A Peterson Field Guide to Stars and Planets

by Jay M. Pasachoff, Roger Tory Peterson and Wil Tirion
$24.99
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The fourth edition of this best-selling field guide was revised and updated, and each printing brings further updates with the latest information. As of the 16th printing (December 2018), most of the time-sensitive material has been updated for the next decade. Twenty-four color Monthly Sky Maps show exactly what you’ll see when facing north or south in the night sky. Fifty-two color Atlas Charts cover the entire sky, including close-ups of areas of special interest, such as the Pleiades and the Orion Nebula. Two dozen pages cover the August 21, 2017, total solar eclipse whose path crossed the continental United States, and other aspects of recent and future solar eclipses. 

 


  • Format: Paperback
  • ISBN-13/EAN: 9780395934319
  • ISBN-10: 0395934311
  • Pages: 592
  • Publication Date: 11/23/1999
  • Carton Quantity: 28

About the book

The fourth edition of this best-selling field guide was revised and updated, and each printing brings further updates with the latest information. As of the 16th printing (December 2018), most of the time-sensitive material has been updated for the next decade. Twenty-four color Monthly Sky Maps show exactly what you’ll see when facing north or south in the night sky. Fifty-two color Atlas Charts cover the entire sky, including close-ups of areas of special interest, such as the Pleiades and the Orion Nebula. Two dozen pages cover the August 21, 2017, total solar eclipse whose path crossed the continental United States, and other aspects of recent and future solar eclipses.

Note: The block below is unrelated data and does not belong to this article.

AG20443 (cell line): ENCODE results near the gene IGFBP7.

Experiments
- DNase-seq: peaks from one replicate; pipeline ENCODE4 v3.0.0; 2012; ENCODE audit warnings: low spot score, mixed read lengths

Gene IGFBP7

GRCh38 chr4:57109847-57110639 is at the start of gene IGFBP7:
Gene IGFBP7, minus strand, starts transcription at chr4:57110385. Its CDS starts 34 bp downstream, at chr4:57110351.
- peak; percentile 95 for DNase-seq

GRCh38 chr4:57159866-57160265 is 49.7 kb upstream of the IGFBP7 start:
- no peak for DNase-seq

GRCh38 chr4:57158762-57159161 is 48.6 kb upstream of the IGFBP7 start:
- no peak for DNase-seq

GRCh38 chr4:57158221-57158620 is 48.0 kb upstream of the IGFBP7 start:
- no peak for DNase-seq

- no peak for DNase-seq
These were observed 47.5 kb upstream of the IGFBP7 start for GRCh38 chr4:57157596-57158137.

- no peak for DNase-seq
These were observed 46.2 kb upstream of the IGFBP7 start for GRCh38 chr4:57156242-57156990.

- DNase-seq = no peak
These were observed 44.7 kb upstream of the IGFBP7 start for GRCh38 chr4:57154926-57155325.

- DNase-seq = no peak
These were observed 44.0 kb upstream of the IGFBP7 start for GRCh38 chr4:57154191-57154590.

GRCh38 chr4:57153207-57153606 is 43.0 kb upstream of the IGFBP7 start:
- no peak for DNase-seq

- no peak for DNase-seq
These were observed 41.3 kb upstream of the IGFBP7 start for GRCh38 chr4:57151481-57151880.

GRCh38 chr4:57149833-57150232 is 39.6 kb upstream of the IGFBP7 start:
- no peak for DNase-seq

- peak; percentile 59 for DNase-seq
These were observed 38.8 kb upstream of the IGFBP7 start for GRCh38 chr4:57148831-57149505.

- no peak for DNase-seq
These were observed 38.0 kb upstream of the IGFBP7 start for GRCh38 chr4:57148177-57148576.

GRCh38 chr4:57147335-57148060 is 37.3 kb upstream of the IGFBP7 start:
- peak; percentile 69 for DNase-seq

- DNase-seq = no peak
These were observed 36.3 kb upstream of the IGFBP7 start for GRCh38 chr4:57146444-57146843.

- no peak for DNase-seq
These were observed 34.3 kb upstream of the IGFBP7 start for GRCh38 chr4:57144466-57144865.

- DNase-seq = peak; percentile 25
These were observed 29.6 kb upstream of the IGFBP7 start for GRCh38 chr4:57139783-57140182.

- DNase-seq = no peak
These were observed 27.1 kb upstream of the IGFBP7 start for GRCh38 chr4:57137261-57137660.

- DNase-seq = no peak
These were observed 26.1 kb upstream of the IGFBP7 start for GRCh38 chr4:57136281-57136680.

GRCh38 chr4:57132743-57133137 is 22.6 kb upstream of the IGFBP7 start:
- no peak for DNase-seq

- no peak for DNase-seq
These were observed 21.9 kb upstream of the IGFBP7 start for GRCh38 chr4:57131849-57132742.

About the author
Jay M. Pasachoff

Jay M. Pasachoff is the Field Memorial Professor of Astronomy and the Chair of the Astronomy Department at Williams College. He is the author of the Peterson Field Guide to Stars and Planets, as well as numerous textbooks and trade books on astronomy, weather, and more.

Roger Tory Peterson

ROGER TORY PETERSON, one of the world's greatest naturalists, received every major award for ornithology, natural science, and conservation as well as numerous honorary degrees, medals, and citations, including the Presidential Medal of Freedom. The Peterson Identification System has been called the greatest invention since binoculars.

Excerpts

The moon is often the most prominent object in the nighttime sky. The moon is somewhat more than one-quarter the diameter of the earth. This makes it the largest substantial satellite (moon) in the solar system in comparison to its parent planet. (Three moons of Jupiter and one each of Neptune and Saturn are physically larger than our moon; Pluto’s small moon Charon is nearly half Pluto’s size.) The moon orbits the earth every 27 1/3 days with respect to the stars. But during that time, the earth and moon have moved as a system about 1/12 of the way in their yearly orbit around the sun. So if the moon at a certain point in its orbit is directly between the earth and the sun, 27 1/3 days later it has not quite returned to that point directly between the earth and the sun. The moon must orbit the earth a bit farther to get back to the same place with respect to the line between the earth and the sun. The moon reaches this point in a couple of days, making the synodic period of the moon equal to 29 1/2 days. (The synodic period is the interval between two successive conjunctions — coming to the same celestial longitude — of two celestial bodies, in this case conjunctions of the moon and sun as observed from the earth.) It is the synodic months that are taken into account in lunar calendars.

Reviews

"Brimming with dazzling celestial photographs and timely astronomical information, the newly revised Peterson Field Guide to the Stars and Planets is a must-have resource for any amateur stargazer." Country Living Gardener

"An excellent introduction to astronomy for beginners and a field guide for experts." St. Louis Post-Dispatch